Wildfire Threatens Thousands of Homes in California
By Paige St. John
It was a stubborn, quick wildfire, but nothing particularly unusual.
Dubbed the Rocky fire, it started Wednesday near the shore of Clear Lake, about 110 miles northwest of Sacramento. Since then, a growing number of firefighters had worked in steep, rough terrain to get a handle on the blaze as it continued to grow and threaten rural communities.
Then came Saturday.
With temperatures climbing into the triple digits and humidity near zero, the fire exploded, charring 20,000 acres in one five-hour stretch that a fire official called "historic, unprecedented." Throughout the night, when wildfires typically lay down in the relative cool, the Rocky fire continued to rage.
With the traditional fire season having only recently begun, the intensity of the Rocky fire, along with other major blazes burning throughout the state, has upended long-held expectations and predictions. The unrelenting drought that has parched the state for the last four years has altered the landscape dramatically.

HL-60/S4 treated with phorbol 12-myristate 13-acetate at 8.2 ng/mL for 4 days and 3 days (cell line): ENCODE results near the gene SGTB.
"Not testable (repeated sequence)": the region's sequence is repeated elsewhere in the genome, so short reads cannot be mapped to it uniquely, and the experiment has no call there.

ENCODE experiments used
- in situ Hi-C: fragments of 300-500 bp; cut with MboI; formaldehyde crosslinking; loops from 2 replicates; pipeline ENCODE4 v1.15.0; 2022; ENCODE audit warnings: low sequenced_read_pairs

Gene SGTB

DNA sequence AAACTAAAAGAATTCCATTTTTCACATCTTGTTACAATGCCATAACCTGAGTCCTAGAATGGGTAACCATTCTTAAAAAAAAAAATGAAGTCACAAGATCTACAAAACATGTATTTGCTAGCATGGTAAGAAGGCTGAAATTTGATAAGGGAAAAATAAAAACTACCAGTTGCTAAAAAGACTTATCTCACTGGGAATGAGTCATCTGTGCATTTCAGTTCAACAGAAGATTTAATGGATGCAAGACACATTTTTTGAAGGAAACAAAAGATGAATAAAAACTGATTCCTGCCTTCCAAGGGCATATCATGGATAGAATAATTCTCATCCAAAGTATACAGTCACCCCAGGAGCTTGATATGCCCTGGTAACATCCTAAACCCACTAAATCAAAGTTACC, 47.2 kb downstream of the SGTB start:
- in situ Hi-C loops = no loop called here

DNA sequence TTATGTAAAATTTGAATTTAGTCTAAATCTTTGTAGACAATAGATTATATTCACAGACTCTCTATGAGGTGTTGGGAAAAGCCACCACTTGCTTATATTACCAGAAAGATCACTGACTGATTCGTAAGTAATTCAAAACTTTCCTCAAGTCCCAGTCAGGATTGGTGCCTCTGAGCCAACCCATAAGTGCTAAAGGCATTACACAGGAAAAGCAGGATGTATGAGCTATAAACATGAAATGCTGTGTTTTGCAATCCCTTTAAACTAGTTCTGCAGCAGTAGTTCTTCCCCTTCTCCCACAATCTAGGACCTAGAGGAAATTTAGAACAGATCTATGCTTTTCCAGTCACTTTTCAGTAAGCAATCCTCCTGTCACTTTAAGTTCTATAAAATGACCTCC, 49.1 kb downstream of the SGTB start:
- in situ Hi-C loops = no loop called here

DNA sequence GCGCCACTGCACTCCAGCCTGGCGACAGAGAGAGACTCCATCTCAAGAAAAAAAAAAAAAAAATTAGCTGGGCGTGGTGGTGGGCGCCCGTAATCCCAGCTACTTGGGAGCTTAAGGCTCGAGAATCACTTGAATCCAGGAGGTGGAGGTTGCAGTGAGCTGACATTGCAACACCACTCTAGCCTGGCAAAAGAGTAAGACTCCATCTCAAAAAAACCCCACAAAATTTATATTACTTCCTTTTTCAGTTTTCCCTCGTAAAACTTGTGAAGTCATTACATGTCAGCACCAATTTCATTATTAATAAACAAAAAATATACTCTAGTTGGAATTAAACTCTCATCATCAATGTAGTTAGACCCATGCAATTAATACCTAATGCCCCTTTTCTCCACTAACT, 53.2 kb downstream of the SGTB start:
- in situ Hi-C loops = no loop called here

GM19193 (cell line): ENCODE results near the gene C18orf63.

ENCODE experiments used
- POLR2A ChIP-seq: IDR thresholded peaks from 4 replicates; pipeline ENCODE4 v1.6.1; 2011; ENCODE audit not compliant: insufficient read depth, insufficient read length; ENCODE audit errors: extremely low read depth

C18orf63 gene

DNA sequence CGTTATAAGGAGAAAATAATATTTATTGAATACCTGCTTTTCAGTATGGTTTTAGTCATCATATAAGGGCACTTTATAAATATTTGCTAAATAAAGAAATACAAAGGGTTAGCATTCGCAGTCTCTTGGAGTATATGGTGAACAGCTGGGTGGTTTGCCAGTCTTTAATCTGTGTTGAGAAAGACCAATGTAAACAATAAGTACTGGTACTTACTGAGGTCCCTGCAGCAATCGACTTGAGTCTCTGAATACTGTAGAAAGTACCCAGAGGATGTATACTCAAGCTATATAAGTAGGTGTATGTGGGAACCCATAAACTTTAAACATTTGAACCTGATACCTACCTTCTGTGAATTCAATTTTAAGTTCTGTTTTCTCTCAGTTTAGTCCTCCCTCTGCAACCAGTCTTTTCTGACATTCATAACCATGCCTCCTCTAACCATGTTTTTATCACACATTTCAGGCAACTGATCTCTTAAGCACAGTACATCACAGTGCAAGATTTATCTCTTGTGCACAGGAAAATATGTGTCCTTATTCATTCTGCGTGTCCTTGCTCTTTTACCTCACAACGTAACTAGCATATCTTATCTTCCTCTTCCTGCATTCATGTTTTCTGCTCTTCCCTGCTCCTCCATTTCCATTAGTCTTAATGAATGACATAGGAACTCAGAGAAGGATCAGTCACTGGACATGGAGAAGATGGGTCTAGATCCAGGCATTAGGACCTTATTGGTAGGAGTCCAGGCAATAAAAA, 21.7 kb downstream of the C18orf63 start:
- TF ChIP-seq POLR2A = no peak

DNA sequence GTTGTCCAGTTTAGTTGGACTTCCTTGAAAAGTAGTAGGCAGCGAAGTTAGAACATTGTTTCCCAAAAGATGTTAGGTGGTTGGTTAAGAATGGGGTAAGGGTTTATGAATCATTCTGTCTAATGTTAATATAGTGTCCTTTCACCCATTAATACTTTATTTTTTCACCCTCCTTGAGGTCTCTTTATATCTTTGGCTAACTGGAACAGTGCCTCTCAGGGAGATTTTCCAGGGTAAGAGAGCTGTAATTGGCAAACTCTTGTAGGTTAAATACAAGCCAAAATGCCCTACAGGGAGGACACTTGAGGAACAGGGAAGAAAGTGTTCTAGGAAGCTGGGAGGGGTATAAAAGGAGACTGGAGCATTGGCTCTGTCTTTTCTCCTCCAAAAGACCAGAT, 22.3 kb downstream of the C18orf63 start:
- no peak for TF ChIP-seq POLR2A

"The brush and the vegetation is so tinder dry that what we've been seeing in the past couple weeks is that fires are able to burn at such an explosive rate and intensity that we wouldn't see until later in the year," said Daniel Berlant, spokesman for the California Department of Forestry and Fire Protection. "There is a concern there that this type of rapid growth fire this early in the season is the new normal."
By the time the sun rose Sunday, the Rocky fire had nearly doubled in size from the previous night. Its pace slowed somewhat, but it continued to grow, charring 54,000 acres by late in the evening. Firefighters had managed to reach 5% containment, officials said.
At least two dozen homes and a similar number of outbuildings had been destroyed, and 6,000 more structures were threatened, according to figures released by the U.S. Forest Service early Sunday.
Nearly 2,000 firefighters were battling the fire -- a number that officials said could rise in coming days.